Catch Up with the Jets Legend from Louisville Jim Gehman
Life can change in an instant. Or in John Neidert's case, with a phone call.
Drafted by the expansion Cincinnati Bengals out of Louisville in 1968, the linebacker was released after eight games.
"I'd just started my first game that week and I guess (Bengals Coach) Paul Brown thought I didn't play well. So they put me on waivers," Neidert said. "And it just so happened that the Jets needed some help on special teams and they claimed me. (Jets Coach) Weeb (Ewbank) called and said, "When can you be in New York?' And I said, 'When's the next flight out of Cincinnati?'
"I was there the next day and played against the same team that I played against right before I got cut by Cincinnati, the Houston Oilers.
"The Jets were in first place at the time, so they had a good team. I just tried to fit in and kept my mouth shut. Everybody accepted me right off. It was pretty nice. You never realize what's going to happen, but everything worked out well."
Contributing on special teams for the final five games of the regular season, winning four, Neidert helped New York post an 11-3 record and win the AFL Championship over Oakland. They'd then meet the highly-favored NFL Champion Baltimore Colts in Super Bowl III. The Jets won, 16-7.
"Weeb said, 'We're not talking to anybody. We're not going to start running our mouths.' A lot of teams before that talked about how they were going to beat the hell out of the NFL teams. So I didn't say anything. I kept my mouth closed and helped with whatever I had to do," Neidert said.
"And then when Joe (Namath) made that prediction, 'We're going to win. I guarantee it.' I can remember Weeb saying, 'Joseph, why did you do that?' And Joe said, 'Coach, you said we've got to believe in ourselves. We're going to win.' I guess he backed it up."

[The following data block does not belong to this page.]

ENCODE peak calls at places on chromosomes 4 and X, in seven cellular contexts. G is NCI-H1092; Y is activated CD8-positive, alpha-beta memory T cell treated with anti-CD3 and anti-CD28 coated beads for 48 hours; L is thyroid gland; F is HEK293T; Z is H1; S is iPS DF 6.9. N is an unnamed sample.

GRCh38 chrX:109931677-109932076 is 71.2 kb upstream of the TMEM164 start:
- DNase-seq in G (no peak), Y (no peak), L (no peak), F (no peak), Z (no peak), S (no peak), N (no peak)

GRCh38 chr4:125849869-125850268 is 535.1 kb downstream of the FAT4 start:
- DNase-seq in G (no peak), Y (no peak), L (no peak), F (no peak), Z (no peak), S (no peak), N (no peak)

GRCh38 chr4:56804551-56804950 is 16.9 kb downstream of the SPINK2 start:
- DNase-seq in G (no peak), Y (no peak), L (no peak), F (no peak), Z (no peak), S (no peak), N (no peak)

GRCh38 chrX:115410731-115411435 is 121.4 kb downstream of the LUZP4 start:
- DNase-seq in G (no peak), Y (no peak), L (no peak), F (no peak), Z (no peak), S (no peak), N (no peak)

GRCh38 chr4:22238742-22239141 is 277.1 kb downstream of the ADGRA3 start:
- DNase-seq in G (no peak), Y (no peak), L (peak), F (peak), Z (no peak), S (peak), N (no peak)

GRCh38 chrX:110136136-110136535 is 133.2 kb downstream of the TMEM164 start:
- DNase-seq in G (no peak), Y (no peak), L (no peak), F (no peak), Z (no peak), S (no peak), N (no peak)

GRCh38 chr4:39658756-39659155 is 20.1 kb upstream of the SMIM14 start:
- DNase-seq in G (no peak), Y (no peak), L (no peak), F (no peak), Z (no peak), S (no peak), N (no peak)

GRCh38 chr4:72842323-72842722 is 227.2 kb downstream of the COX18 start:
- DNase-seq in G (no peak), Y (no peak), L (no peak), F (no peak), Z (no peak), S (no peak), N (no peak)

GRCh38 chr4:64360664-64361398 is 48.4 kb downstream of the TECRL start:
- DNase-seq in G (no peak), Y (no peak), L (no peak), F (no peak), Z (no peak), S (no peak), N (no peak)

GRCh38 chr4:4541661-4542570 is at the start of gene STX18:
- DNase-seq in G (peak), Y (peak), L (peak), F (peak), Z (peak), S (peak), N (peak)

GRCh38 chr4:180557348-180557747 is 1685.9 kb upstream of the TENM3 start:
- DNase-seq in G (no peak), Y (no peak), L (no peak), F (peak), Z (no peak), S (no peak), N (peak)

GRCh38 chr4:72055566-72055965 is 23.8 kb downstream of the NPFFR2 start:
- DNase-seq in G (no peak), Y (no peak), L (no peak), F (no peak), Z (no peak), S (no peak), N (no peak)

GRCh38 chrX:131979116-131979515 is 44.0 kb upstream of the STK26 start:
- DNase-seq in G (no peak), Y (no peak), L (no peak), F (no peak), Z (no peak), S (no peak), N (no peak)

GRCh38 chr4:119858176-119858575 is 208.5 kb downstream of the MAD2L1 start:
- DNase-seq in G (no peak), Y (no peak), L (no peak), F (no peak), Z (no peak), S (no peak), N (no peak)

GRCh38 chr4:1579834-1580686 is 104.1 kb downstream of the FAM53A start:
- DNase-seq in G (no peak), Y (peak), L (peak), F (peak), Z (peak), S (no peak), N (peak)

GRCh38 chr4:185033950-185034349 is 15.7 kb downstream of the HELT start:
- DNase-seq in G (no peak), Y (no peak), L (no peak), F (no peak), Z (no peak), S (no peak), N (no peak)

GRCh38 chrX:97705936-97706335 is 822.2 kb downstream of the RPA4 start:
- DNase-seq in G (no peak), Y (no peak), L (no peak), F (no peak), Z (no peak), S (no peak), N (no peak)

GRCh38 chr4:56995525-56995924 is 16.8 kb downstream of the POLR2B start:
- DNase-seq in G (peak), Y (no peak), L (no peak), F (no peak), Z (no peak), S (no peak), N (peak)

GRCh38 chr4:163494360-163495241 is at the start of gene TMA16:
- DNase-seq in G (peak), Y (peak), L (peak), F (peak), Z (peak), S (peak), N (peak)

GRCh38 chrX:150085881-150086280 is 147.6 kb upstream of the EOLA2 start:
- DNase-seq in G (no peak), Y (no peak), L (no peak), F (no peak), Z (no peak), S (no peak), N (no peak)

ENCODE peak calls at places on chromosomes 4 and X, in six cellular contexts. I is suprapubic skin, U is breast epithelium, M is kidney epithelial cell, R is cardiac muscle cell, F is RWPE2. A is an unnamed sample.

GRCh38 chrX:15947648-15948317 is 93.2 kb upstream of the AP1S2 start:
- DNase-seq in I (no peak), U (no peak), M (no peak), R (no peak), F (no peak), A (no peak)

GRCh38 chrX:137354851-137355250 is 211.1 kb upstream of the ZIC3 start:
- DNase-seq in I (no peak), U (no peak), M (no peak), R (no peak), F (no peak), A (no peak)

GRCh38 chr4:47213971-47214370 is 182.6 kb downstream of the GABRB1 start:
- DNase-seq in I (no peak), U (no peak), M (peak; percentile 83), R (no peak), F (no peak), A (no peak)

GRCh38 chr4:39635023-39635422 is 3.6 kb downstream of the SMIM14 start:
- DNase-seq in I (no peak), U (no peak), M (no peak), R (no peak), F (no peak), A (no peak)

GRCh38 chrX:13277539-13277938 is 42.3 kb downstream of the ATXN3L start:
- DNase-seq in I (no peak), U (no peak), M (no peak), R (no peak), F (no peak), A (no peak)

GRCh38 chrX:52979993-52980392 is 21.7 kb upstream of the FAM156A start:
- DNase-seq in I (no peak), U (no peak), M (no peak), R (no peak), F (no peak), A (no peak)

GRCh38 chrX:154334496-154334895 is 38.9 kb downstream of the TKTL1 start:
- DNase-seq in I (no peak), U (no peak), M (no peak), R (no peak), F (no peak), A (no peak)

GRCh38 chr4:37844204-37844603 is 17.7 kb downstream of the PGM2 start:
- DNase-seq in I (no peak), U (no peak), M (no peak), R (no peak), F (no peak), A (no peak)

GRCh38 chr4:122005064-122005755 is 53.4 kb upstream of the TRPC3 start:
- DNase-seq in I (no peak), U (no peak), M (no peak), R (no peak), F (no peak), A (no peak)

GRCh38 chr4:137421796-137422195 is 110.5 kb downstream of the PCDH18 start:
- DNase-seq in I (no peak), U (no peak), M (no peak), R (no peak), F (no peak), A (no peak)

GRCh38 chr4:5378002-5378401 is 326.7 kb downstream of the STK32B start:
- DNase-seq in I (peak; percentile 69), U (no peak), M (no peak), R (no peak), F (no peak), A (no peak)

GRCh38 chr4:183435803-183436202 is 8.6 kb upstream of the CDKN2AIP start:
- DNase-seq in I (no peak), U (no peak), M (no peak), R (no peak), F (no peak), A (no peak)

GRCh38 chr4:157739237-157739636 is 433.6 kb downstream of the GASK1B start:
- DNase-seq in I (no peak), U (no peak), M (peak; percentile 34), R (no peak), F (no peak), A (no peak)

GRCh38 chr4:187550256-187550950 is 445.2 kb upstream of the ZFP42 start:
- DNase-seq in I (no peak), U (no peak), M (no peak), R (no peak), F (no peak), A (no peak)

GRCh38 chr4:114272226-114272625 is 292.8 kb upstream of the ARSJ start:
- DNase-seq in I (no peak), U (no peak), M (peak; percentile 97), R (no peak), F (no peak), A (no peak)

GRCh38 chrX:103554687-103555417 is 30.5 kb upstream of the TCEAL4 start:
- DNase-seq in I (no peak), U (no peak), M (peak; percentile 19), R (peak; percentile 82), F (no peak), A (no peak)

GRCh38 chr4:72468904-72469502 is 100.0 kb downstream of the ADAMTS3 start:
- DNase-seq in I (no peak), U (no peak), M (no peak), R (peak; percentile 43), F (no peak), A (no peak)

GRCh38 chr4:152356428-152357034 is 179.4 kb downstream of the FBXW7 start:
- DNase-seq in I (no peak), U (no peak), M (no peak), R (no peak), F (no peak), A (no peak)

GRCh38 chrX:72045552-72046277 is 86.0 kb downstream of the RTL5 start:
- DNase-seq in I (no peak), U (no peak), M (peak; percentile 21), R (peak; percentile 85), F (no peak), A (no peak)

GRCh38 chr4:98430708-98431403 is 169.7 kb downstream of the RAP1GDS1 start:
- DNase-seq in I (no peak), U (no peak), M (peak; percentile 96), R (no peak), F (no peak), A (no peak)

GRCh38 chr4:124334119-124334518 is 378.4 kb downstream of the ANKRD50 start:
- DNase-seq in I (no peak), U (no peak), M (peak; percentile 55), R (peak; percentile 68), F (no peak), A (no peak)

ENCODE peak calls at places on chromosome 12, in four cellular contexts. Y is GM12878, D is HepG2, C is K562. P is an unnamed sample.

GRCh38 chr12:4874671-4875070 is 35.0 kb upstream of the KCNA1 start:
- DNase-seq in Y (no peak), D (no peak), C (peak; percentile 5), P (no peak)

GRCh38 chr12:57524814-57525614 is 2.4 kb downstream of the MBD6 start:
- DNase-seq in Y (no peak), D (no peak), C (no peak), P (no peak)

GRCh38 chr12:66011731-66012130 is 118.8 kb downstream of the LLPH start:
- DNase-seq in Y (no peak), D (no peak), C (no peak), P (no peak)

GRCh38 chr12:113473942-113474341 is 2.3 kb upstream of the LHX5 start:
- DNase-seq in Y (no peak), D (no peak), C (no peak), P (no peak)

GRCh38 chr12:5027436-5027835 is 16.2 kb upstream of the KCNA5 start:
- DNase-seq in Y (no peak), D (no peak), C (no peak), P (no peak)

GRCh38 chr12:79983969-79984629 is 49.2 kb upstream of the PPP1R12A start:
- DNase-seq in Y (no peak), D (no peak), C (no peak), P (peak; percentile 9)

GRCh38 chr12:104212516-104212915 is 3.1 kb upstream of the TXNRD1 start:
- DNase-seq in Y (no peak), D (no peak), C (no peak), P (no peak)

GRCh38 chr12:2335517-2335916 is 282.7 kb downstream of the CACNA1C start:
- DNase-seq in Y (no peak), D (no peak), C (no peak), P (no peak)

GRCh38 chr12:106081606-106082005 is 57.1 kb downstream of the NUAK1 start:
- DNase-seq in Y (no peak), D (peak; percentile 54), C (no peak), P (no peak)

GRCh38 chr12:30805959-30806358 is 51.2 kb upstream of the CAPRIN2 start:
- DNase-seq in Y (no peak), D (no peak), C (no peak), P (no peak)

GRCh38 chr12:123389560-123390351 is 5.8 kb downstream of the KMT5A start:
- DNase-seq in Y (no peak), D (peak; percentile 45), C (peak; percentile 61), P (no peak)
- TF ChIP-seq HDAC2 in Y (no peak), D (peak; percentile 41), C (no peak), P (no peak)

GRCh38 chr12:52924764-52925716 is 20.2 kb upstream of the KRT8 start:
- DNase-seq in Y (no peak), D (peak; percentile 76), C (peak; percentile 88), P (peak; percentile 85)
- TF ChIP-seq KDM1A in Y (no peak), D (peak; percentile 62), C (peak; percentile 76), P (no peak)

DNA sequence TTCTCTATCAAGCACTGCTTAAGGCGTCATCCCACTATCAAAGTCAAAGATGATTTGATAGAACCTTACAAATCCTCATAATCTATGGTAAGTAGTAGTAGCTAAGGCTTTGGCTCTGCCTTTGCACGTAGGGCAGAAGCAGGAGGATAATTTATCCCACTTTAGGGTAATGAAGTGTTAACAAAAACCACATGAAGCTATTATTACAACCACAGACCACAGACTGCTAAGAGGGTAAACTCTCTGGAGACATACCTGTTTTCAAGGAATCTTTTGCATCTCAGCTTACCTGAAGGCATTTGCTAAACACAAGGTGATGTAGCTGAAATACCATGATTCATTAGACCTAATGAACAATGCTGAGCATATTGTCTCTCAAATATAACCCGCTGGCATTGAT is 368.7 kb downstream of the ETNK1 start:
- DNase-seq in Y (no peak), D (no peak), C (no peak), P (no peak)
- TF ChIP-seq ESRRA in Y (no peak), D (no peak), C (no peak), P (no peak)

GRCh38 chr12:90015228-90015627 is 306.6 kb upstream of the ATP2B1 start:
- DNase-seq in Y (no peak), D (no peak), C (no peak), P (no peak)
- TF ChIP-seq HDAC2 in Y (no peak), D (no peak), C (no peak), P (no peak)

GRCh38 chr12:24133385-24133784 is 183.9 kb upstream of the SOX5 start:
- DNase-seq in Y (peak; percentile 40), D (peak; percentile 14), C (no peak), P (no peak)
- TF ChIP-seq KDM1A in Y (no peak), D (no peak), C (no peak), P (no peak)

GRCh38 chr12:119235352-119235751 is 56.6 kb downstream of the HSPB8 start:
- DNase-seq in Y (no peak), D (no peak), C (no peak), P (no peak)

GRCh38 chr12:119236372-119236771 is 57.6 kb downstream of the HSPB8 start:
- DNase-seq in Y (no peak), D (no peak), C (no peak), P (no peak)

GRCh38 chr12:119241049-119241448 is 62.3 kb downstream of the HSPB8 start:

To kick off the following season, the Jets needed Neidert to step up from being a backup linebacker and playing on special teams to the starting lineup. He didn't disappoint.
"Al Atkinson, who was the middle linebacker, got injured in the last preseason game. I'm thinking, 'He's going to play (in the season-opener). The defending Super Bowl Champs, we're going to get introduced in Buffalo," Neidert said.
"I practiced (with the starters) all week. Al was there and I thought he was going to play. So, on the way to the game, Weeb comes up to me and says, 'John, you're going to start at middle linebacker.' That's the first time I found out, on the bus ride to the game. And that was (Bills running back) O.J. Simpson's first game."
Holding Simpson to just 35 yards and a touchdown, and Buffalo to 181 yards of total offense, the Jets won Neidert's first of four games as their starter, 33-19. New York would finish the season with a 10-4 record.
Traded to the Bears, Neidert spent the 1970 season, his last, with Chicago. That was where he also portrayed a linebacker as an extra in the 1971 movie Brian's Song. It was based on the relationship between Bears running backs Gale Sayers and Brian Piccolo. Teammates who became close friends, Piccolo's life was cut short after being diagnosed with cancer. He died on June 16, 1970 at the age of 26.